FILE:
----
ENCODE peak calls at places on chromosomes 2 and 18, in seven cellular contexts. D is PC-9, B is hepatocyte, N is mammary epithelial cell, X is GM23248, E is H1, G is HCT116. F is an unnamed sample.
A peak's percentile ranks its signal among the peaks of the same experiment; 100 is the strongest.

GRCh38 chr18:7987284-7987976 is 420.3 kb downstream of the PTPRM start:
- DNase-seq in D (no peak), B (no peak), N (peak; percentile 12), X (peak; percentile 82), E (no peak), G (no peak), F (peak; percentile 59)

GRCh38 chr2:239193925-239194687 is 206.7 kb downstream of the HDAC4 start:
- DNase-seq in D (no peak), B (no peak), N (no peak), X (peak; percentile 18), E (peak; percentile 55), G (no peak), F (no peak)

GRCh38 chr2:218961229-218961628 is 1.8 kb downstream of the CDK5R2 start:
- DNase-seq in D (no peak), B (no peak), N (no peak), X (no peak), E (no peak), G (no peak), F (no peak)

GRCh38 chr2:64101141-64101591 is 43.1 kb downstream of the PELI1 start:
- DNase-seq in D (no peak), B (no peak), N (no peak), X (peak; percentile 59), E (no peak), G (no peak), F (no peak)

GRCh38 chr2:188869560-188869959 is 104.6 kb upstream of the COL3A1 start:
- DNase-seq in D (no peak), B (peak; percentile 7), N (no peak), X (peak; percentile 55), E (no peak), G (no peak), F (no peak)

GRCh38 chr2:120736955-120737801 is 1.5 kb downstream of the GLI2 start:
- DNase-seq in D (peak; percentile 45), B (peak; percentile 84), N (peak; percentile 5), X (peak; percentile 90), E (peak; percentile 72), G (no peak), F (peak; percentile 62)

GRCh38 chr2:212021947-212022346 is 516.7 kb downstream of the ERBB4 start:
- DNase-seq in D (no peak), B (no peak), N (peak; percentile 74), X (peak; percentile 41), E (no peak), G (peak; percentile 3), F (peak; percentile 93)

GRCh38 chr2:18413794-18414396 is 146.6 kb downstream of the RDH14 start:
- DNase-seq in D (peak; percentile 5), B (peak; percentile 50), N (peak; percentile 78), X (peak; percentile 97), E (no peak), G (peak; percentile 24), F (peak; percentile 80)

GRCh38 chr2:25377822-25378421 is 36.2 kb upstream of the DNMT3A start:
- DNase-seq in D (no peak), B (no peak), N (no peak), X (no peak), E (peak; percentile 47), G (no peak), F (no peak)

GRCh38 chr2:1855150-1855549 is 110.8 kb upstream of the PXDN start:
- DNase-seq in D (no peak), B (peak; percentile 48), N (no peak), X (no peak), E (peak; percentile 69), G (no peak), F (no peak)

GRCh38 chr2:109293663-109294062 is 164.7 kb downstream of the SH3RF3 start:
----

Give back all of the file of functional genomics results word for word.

ENCODE peak calls at places on chromosomes 2 and 18, in seven cellular contexts. D is PC-9, B is hepatocyte, N is mammary epithelial cell, X is GM23248, E is H1, G is HCT116. F is an unnamed sample.
A peak's percentile ranks its signal among the peaks of the same experiment; 100 is the strongest.

GRCh38 chr18:7987284-7987976 is 420.3 kb downstream of the PTPRM start:
- DNase-seq in D (no peak), B (no peak), N (peak; percentile 12), X (peak; percentile 82), E (no peak), G (no peak), F (peak; percentile 59)

GRCh38 chr2:239193925-239194687 is 206.7 kb downstream of the HDAC4 start:
- DNase-seq in D (no peak), B (no peak), N (no peak), X (peak; percentile 18), E (peak; percentile 55), G (no peak), F (no peak)

GRCh38 chr2:218961229-218961628 is 1.8 kb downstream of the CDK5R2 start:
- DNase-seq in D (no peak), B (no peak), N (no peak), X (no peak), E (no peak), G (no peak), F (no peak)

GRCh38 chr2:64101141-64101591 is 43.1 kb downstream of the PELI1 start:
- DNase-seq in D (no peak), B (no peak), N (no peak), X (peak; percentile 59), E (no peak), G (no peak), F (no peak)

GRCh38 chr2:188869560-188869959 is 104.6 kb upstream of the COL3A1 start:
- DNase-seq in D (no peak), B (peak; percentile 7), N (no peak), X (peak; percentile 55), E (no peak), G (no peak), F (no peak)

GRCh38 chr2:120736955-120737801 is 1.5 kb downstream of the GLI2 start:
- DNase-seq in D (peak; percentile 45), B (peak; percentile 84), N (peak; percentile 5), X (peak; percentile 90), E (peak; percentile 72), G (no peak), F (peak; percentile 62)

GRCh38 chr2:212021947-212022346 is 516.7 kb downstream of the ERBB4 start:
- DNase-seq in D (no peak), B (no peak), N (peak; percentile 74), X (peak; percentile 41), E (no peak), G (peak; percentile 3), F (peak; percentile 93)

GRCh38 chr2:18413794-18414396 is 146.6 kb downstream of the RDH14 start:
- DNase-seq in D (peak; percentile 5), B (peak; percentile 50), N (peak; percentile 78), X (peak; percentile 97), E (no peak), G (peak; percentile 24), F (peak; percentile 80)

GRCh38 chr2:25377822-25378421 is 36.2 kb upstream of the DNMT3A start:
- DNase-seq in D (no peak), B (no peak), N (no peak), X (no peak), E (peak; percentile 47), G (no peak), F (no peak)

GRCh38 chr2:1855150-1855549 is 110.8 kb upstream of the PXDN start:
- DNase-seq in D (no peak), B (peak; percentile 48), N (no peak), X (no peak), E (peak; percentile 69), G (no peak), F (no peak)

GRCh38 chr2:109293663-109294062 is 164.7 kb downstream of the SH3RF3 start: